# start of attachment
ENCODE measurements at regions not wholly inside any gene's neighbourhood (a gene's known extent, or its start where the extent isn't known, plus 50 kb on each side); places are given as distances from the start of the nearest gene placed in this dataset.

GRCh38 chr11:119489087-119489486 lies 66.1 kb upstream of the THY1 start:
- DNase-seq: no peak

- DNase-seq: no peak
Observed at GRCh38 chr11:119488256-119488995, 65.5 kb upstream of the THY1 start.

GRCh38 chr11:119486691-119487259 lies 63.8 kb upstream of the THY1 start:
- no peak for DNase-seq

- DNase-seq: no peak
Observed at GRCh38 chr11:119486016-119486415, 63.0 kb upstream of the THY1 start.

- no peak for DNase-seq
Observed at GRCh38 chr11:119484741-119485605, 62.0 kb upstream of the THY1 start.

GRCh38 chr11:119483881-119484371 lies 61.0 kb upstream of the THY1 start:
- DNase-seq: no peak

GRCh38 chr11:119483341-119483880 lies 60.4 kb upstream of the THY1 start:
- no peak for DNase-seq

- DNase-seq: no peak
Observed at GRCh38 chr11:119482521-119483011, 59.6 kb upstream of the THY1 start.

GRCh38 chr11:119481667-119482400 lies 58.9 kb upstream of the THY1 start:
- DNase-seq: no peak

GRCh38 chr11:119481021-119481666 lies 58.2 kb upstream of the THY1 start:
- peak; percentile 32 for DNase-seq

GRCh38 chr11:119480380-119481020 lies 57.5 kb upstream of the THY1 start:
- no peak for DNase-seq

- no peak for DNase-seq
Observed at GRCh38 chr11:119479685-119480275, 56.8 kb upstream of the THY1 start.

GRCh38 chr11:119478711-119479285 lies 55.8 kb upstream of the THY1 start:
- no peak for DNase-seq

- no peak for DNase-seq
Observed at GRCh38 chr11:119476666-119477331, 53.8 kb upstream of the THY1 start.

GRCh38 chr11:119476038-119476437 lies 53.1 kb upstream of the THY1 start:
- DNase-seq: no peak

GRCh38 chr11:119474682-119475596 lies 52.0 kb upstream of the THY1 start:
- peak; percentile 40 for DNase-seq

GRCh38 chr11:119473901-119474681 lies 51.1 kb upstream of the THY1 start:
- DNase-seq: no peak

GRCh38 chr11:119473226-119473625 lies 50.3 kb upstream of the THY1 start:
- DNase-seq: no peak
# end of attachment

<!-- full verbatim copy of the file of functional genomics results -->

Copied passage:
ENCODE measurements at regions not wholly inside any gene's neighbourhood (a gene's known extent, or its start where the extent isn't known, plus 50 kb on each side); places are given as distances from the start of the nearest gene placed in this dataset.

GRCh38 chr11:119489087-119489486 lies 66.1 kb upstream of the THY1 start:
- DNase-seq: no peak

- DNase-seq: no peak
Observed at GRCh38 chr11:119488256-119488995, 65.5 kb upstream of the THY1 start.

GRCh38 chr11:119486691-119487259 lies 63.8 kb upstream of the THY1 start:
- no peak for DNase-seq

- DNase-seq: no peak
Observed at GRCh38 chr11:119486016-119486415, 63.0 kb upstream of the THY1 start.

- no peak for DNase-seq
Observed at GRCh38 chr11:119484741-119485605, 62.0 kb upstream of the THY1 start.

GRCh38 chr11:119483881-119484371 lies 61.0 kb upstream of the THY1 start:
- DNase-seq: no peak

GRCh38 chr11:119483341-119483880 lies 60.4 kb upstream of the THY1 start:
- no peak for DNase-seq

- DNase-seq: no peak
Observed at GRCh38 chr11:119482521-119483011, 59.6 kb upstream of the THY1 start.

GRCh38 chr11:119481667-119482400 lies 58.9 kb upstream of the THY1 start:
- DNase-seq: no peak

GRCh38 chr11:119481021-119481666 lies 58.2 kb upstream of the THY1 start:
- peak; percentile 32 for DNase-seq

GRCh38 chr11:119480380-119481020 lies 57.5 kb upstream of the THY1 start:
- no peak for DNase-seq

- no peak for DNase-seq
Observed at GRCh38 chr11:119479685-119480275, 56.8 kb upstream of the THY1 start.

GRCh38 chr11:119478711-119479285 lies 55.8 kb upstream of the THY1 start:
- no peak for DNase-seq

- no peak for DNase-seq
Observed at GRCh38 chr11:119476666-119477331, 53.8 kb upstream of the THY1 start.

GRCh38 chr11:119476038-119476437 lies 53.1 kb upstream of the THY1 start:
- DNase-seq: no peak

GRCh38 chr11:119474682-119475596 lies 52.0 kb upstream of the THY1 start:
- peak; percentile 40 for DNase-seq

GRCh38 chr11:119473901-119474681 lies 51.1 kb upstream of the THY1 start:
- DNase-seq: no peak

GRCh38 chr11:119473226-119473625 lies 50.3 kb upstream of the THY1 start:
- DNase-seq: no peak